Furthermore, of course, we normally use the language in which we talk about performances or performers to imply, without necessarily having made a considered judgment about it, that playing from memory is playing of a higher order. “She was the first to play the works of so-and-so from memory,” “he had memorized such-and-such repertoire by the time he was 14.” Feats like this are impressive because they are difficult, and there is no reason not to acknowledge the work of people who accomplish them. (By the way, however, they also get more notice than they might otherwise, simply because they can be described objectively. If we try to say that “she was the first to play the works of so-and-so in an absolutely riveting manner” there is no way to establish objectively that this is actually true.) We are still just slipping around the question of whether playing from memory is in any way better—or, for our purposes here, whether asking students to play from memory really helps them to become better players.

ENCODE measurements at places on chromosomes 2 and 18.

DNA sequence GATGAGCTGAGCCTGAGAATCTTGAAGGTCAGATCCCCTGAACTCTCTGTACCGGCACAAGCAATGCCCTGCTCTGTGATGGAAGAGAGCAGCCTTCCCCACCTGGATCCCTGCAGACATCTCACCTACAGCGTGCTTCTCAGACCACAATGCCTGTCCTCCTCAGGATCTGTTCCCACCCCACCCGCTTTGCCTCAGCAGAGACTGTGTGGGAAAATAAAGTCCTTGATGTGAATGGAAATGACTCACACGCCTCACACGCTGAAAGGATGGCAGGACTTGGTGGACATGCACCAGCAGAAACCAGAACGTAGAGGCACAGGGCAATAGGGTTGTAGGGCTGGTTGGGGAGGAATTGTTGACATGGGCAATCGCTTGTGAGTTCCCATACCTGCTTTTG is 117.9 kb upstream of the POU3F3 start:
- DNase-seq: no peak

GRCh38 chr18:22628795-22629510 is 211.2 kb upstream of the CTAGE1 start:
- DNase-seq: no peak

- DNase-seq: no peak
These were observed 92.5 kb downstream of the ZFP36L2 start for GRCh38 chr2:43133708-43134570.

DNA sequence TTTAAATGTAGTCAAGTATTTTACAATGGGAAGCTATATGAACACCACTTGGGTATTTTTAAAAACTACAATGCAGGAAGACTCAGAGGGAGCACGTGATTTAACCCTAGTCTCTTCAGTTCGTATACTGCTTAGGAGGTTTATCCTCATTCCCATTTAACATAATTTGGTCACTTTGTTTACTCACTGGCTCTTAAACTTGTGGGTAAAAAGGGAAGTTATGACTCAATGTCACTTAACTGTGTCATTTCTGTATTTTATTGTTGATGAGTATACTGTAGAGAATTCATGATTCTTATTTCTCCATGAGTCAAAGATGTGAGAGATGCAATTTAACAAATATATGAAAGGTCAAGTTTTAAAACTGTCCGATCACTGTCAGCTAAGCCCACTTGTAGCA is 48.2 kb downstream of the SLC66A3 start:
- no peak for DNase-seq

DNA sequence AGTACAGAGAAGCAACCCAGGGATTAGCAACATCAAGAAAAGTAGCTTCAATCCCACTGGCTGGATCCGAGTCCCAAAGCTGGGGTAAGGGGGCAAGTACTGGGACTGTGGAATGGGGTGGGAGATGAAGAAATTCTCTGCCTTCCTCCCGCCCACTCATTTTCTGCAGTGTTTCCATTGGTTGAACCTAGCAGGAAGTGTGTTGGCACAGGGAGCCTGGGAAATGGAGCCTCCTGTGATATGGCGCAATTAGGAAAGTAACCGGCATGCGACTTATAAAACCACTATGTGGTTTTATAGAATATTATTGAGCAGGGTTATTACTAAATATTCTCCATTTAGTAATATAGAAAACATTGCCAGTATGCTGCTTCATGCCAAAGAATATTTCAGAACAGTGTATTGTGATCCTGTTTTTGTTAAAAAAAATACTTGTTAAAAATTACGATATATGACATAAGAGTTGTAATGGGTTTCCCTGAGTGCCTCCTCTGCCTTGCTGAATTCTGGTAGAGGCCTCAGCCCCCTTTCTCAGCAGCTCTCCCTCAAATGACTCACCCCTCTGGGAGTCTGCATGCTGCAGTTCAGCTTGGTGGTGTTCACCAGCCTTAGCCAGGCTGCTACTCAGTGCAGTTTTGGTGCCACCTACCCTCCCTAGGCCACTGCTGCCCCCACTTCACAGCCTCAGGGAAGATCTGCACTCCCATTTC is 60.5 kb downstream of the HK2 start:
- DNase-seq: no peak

Some observers report seeing performers—both students and others—playing pieces with their eyes intently, almost frantically, following the music, clearly needing that music to teach them the notes as they play. In fact, most of us know that this is common, that it always creates bad and insecure performances, and that it is a sign of poor preparation. However, in itself this doesn’t prove or even really suggest that performing from memory is the solution to this problem, although it points to the fact that some people misuse the circumstance of playing from music.
The bottom line of learning